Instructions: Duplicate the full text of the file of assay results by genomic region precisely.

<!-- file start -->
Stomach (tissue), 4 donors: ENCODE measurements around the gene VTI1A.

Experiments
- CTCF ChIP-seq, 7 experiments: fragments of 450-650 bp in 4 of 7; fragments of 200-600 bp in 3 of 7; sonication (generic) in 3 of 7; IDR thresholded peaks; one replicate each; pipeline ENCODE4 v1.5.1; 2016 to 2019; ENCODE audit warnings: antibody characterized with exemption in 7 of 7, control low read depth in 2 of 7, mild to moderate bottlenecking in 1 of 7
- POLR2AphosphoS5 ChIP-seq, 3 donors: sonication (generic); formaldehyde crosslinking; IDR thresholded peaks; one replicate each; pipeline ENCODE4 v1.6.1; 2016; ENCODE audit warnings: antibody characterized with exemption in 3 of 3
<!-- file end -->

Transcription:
Stomach (tissue), 4 donors: ENCODE measurements around the gene VTI1A.

Experiments
- CTCF ChIP-seq, 7 experiments: fragments of 450-650 bp in 4 of 7; fragments of 200-600 bp in 3 of 7; sonication (generic) in 3 of 7; IDR thresholded peaks; one replicate each; pipeline ENCODE4 v1.5.1; 2016 to 2019; ENCODE audit warnings: antibody characterized with exemption in 7 of 7, control low read depth in 2 of 7, mild to moderate bottlenecking in 1 of 7
- POLR2AphosphoS5 ChIP-seq, 3 donors: sonication (generic); formaldehyde crosslinking; IDR thresholded peaks; one replicate each; pipeline ENCODE4 v1.6.1; 2016; ENCODE audit warnings: antibody characterized with exemption in 3 of 3